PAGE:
Under which conditions do anti-corruption policies reduce bureaucratic corruption? Previous studies find that anti-corruption audits are effective in disciplining politicians, but their impact on bureaucrats is unclear. We leverage 10 years of randomized audits and the careers of 275 thousand Brazilian municipal officials. We find that audits trigger a multi-pronged response, with increased risks of dismissal and departure, slower career progression, and a spike in hiring. Non-tenured, less educated bureaucrats are more at risk of dismissal, consistent with a form of scapegoating in which the program does not necessarily punish the most corrupt bureaucrats, but instead the ones who are easiest to punish. Finally, the response hinges on electoral accountability, with mayors in their first term and mayors audited in the first year of their term displaying stronger responses.
About the speaker:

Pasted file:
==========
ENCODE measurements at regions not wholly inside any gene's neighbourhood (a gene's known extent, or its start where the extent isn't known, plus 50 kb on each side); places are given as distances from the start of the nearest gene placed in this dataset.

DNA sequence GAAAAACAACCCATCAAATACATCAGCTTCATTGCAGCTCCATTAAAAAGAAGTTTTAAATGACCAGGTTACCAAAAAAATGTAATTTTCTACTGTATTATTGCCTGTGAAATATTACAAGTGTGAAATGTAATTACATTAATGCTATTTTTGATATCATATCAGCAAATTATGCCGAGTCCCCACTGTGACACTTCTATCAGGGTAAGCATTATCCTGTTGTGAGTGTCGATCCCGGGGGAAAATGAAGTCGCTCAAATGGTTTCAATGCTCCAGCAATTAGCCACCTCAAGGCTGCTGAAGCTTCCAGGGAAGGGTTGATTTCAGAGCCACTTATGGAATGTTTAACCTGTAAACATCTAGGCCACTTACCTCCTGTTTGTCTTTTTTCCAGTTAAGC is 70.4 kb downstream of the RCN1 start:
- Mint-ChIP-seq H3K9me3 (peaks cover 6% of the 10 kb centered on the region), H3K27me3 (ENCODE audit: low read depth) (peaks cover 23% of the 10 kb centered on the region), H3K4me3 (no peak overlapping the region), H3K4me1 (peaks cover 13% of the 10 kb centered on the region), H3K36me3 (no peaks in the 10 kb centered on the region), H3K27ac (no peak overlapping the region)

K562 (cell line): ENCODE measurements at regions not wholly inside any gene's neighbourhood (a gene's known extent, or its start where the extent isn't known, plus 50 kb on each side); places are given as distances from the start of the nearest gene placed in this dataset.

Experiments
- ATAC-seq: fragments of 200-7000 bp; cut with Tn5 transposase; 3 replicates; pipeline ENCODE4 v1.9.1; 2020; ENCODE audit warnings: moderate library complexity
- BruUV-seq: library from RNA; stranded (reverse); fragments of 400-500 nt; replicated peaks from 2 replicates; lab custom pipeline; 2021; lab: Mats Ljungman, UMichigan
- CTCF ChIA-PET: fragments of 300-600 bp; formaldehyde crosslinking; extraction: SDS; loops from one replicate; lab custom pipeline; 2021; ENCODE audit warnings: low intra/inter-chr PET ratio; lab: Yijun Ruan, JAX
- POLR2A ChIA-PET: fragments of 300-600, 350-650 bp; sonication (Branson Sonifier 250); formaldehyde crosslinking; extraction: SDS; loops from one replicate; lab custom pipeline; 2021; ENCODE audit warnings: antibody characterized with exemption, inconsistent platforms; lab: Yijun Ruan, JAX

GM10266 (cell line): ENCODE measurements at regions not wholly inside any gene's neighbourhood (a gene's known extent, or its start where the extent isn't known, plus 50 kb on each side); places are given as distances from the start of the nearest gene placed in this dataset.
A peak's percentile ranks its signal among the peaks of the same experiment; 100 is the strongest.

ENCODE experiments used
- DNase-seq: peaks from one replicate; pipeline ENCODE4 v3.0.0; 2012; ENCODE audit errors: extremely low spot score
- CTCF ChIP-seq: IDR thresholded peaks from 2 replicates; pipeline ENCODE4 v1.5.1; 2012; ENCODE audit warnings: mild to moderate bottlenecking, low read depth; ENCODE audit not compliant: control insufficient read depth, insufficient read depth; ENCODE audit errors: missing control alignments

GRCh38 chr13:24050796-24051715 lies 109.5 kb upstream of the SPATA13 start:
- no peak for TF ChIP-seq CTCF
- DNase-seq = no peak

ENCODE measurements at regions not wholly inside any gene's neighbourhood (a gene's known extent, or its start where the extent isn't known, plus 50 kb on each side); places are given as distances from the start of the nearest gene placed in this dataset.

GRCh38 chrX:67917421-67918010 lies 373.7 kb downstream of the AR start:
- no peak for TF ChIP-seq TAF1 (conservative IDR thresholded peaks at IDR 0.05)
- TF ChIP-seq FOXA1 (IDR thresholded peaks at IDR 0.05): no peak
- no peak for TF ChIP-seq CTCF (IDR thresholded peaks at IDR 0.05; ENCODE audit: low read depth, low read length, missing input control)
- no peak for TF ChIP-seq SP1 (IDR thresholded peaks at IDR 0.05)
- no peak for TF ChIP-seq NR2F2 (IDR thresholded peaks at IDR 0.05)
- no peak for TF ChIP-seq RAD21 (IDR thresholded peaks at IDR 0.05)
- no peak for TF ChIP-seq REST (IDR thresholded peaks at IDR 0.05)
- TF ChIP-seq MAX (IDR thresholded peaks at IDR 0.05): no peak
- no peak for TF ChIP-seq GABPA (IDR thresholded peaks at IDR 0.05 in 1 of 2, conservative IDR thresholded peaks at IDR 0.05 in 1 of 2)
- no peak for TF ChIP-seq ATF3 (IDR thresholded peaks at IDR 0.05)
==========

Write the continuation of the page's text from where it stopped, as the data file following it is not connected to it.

Romain Ferrali is an Assistant Professor of Economics at the Aix-Marseille School of Economics. He studies how social networks influence political and economic outcomes. I am particularly interested in issues related to development, especially in North and Sub-Saharan Africa. My research uses game theory and a variety of quantitative methods including network analysis, causal inference, and structural estimation. My main project examines the relationship between the network structure of an organization and corruption. I explain why corruption sometimes involves vast conspiracies, and sometimes isolated individuals. I also propose ways of designing organizations that are more resilient to corruption. His research spans across disciplinary boundaries and has been published in a variety of outlets such as the American Journal of Political Science, Comparative Political Studies, Games and Economic Behavior, and the Journal of Public Administration Research and Theory. Aside from his academic work, Romain is also the scientific advisor of Tafra, an NGO based in Rabat, Morocco that advocates for the rule of law through access to data.